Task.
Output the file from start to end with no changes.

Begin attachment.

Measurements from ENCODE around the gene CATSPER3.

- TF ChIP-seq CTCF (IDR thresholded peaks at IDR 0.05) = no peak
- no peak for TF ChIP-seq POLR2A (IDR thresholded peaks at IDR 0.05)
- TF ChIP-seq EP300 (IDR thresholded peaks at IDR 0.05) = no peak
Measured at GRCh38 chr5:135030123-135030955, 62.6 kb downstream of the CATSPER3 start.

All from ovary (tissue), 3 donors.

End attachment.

Measurements from ENCODE around the gene CATSPER3.

- TF ChIP-seq CTCF (IDR thresholded peaks at IDR 0.05) = no peak
- no peak for TF ChIP-seq POLR2A (IDR thresholded peaks at IDR 0.05)
- TF ChIP-seq EP300 (IDR thresholded peaks at IDR 0.05) = no peak
Measured at GRCh38 chr5:135030123-135030955, 62.6 kb downstream of the CATSPER3 start.

All from ovary (tissue), 3 donors.